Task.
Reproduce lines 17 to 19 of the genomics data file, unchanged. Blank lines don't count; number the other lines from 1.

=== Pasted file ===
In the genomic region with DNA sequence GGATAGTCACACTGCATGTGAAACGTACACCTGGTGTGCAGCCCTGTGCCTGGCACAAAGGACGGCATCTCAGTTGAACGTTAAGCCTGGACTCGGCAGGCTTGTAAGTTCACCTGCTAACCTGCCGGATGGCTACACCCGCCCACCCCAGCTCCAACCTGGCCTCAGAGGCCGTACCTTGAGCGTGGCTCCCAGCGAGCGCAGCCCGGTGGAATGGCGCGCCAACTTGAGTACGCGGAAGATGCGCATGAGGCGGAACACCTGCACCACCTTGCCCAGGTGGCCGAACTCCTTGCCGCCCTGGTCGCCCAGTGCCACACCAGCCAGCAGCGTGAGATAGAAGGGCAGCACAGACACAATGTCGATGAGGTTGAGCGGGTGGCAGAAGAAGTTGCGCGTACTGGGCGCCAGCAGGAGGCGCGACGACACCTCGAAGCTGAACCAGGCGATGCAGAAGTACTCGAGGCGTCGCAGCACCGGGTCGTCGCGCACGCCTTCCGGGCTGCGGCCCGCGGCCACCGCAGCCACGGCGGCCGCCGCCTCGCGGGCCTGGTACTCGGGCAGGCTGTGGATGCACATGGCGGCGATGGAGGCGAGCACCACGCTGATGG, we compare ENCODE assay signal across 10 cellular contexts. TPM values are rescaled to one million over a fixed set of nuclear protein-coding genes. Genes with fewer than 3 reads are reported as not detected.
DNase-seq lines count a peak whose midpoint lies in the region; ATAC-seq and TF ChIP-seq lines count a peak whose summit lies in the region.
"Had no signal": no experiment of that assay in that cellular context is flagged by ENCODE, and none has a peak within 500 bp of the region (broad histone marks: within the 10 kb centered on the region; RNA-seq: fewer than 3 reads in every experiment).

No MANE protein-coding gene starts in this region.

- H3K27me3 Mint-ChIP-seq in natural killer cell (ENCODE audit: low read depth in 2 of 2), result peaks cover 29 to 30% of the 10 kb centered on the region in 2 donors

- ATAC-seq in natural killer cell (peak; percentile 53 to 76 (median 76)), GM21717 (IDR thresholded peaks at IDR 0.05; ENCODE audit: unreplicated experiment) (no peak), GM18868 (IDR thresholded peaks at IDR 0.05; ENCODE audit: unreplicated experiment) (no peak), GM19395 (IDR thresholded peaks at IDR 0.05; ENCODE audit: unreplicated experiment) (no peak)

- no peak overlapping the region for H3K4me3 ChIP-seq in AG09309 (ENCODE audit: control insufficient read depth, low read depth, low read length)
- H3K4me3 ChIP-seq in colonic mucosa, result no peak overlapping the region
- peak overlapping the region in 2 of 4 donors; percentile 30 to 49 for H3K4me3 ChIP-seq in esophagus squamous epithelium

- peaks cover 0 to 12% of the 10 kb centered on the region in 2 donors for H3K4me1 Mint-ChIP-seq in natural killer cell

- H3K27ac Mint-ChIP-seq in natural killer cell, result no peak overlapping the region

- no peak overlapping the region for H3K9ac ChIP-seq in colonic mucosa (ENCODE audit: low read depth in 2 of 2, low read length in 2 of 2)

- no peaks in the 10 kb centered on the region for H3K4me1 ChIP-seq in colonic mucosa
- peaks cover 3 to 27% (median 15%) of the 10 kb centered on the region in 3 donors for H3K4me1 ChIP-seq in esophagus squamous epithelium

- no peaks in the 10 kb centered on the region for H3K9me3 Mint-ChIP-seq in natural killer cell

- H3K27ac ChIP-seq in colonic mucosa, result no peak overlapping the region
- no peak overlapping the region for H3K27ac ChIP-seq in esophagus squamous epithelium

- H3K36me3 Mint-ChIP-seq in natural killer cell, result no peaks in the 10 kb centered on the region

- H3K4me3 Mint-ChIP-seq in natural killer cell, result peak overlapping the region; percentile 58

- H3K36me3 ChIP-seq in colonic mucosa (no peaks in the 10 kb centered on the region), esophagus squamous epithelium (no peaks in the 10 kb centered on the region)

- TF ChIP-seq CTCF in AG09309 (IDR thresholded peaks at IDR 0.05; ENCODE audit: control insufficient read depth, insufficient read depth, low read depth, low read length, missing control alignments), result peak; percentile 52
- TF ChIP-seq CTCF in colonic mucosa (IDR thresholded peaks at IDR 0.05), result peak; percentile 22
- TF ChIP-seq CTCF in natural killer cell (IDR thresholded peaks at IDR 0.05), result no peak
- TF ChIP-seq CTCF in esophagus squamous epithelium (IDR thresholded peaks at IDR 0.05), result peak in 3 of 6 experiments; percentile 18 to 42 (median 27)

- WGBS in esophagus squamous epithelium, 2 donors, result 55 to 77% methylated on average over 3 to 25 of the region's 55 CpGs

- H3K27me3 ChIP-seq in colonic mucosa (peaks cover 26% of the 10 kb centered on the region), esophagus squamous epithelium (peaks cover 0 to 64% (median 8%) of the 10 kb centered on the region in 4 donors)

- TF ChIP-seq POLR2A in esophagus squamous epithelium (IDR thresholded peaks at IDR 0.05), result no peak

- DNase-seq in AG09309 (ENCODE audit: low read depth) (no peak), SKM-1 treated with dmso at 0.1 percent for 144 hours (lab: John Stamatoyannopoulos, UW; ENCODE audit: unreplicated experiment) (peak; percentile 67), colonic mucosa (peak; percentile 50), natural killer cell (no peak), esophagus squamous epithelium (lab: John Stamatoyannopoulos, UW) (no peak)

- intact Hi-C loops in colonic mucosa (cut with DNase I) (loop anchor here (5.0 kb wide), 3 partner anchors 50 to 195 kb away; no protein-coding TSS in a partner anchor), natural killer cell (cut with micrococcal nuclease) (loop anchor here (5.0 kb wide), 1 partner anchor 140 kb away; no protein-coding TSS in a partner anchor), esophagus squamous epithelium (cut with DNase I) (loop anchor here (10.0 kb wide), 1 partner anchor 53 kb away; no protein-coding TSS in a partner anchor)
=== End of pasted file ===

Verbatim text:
- no peak overlapping the region for H3K27ac ChIP-seq in esophagus squamous epithelium

- H3K36me3 Mint-ChIP-seq in natural killer cell, result no peaks in the 10 kb centered on the region

- H3K4me3 Mint-ChIP-seq in natural killer cell, result peak overlapping the region; percentile 58